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Hadley, Herbert Spencer (20 February 1872–01 December 1927), politician, lawyer, and educator, was born in Olathe, Kansas, the son of John Milton Hadley and Harriett Beach, farmers. He earned an A.B. in 1892 from the University of Kansas and an LL.B. in 1894 from Northwestern University. In 1901 he married Agnes Lee; they had three children....

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Howard, Timothy Edward (27 January 1837–09 July 1916), professor, legislator, and judge, was born in Ann Arbor, Michigan, the son of Martin Howard and Julia Beahan, farmers. Howard enrolled in the University of Michigan after attending “common schools” and a seminary in Ypsilanti but left during his sophomore year because of an illness in his family. He taught in rural Michigan schools for two years before entering Notre Dame in 1859. In February 1862, before he had graduated, he enlisted in the Twelfth Michigan Infantry. His friends would later recall that he had enlisted without telling anyone at Notre Dame. He served only two months before he was seriously wounded in the battle of Shiloh. Although he recovered, the wound was so severe that he was discharged as unfit for further service....

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Johnson, Edward Austin (23 November 1860–24 July 1944), educator, lawyer, and politician, was born near Raleigh, North Carolina, the son of Columbus Johnson and Eliza A. Smith, slaves. He was taught to read and write by Nancy Walton, a free African American, and later attended the Washington School, an establishment founded by philanthropic northerners in Raleigh. There he was introduced to the Congregational church and became a lifelong member. Johnson completed his education at Atlanta University in Georgia, graduating in 1883. To pay his way through college, he worked as a barber and taught in the summers. After graduation he worked as a teacher and principal, first in Atlanta at the Mitchell Street Public School (1883–1885) and then in Raleigh at the Washington School (1885–1891). While teaching in Raleigh he studied at Shaw University, obtaining a law degree in 1891. He joined the faculty shortly after graduation and became dean of the law school at Shaw two years later. He acquired a reputation as a highly capable lawyer, successfully arguing many cases before the North Carolina Supreme Court....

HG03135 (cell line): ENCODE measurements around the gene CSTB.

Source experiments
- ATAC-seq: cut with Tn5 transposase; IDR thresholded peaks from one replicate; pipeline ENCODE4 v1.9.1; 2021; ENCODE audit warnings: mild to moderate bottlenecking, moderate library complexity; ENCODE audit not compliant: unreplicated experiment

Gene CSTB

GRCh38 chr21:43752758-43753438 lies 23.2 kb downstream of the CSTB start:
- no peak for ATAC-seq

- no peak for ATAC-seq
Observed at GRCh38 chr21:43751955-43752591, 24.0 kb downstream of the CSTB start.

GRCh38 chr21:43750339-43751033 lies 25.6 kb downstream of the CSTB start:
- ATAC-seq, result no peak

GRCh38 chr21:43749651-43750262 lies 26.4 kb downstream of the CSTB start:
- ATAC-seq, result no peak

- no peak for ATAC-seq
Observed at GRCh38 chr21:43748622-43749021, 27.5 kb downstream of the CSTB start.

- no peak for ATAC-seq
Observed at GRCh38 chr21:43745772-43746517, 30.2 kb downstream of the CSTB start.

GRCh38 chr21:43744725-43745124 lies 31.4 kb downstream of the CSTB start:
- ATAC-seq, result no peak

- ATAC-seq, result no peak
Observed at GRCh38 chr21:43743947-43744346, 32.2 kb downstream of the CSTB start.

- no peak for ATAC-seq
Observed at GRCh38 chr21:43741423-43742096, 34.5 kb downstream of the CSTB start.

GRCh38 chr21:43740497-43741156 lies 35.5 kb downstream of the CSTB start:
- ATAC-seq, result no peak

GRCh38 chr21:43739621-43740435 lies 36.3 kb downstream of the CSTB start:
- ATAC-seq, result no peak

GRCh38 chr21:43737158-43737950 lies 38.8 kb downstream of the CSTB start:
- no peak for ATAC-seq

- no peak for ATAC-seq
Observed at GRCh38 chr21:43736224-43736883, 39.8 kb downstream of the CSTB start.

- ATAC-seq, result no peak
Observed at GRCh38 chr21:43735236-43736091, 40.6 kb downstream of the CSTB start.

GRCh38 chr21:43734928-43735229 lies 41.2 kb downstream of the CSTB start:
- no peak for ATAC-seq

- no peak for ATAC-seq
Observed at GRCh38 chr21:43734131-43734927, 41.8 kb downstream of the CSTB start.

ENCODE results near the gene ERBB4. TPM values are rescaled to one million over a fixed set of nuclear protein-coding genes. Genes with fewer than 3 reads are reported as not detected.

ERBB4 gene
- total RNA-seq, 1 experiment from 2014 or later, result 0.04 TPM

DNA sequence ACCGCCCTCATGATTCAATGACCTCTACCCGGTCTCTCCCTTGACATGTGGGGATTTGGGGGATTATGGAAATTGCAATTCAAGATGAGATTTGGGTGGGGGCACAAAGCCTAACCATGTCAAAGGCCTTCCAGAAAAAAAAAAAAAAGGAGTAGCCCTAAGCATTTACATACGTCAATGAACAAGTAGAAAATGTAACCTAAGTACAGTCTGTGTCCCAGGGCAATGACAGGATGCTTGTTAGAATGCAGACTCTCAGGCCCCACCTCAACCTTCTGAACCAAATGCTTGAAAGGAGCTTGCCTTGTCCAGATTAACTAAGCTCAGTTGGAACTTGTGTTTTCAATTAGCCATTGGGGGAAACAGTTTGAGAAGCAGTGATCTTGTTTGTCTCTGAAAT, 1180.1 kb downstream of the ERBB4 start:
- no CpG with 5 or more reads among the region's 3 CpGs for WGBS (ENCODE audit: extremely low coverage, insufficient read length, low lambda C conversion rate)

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Larrazolo, Octaviano Ambrosio (07 December 1859–07 April 1930), politician, lawyer, and schoolteacher, was born in Allende, Chihuahua, Mexico, the son of Octaviano Larrazolo, a prosperous landowner, and Donaciana Corral. The Larrazolo family lost everything in the 1860s, when the French invasion force under the emperor Ferdinand Maxmilian crushed the Mexican revolt led by Benito Juarez. An old family friend, the Reverend J. B. Salpointe, the Catholic bishop of Arizona, offered in 1870 to ease the family’s financial burdens by taking Larrazolo (who had assisted Salpointe as an altar boy) to the United States. After five years in Tucson, Salpointe, who in the interim had become archbishop of Santa Fe, New Mexico, enrolled Larrazolo in that community’s Christian Brothers’ preparatory program known as St. Michael’s College....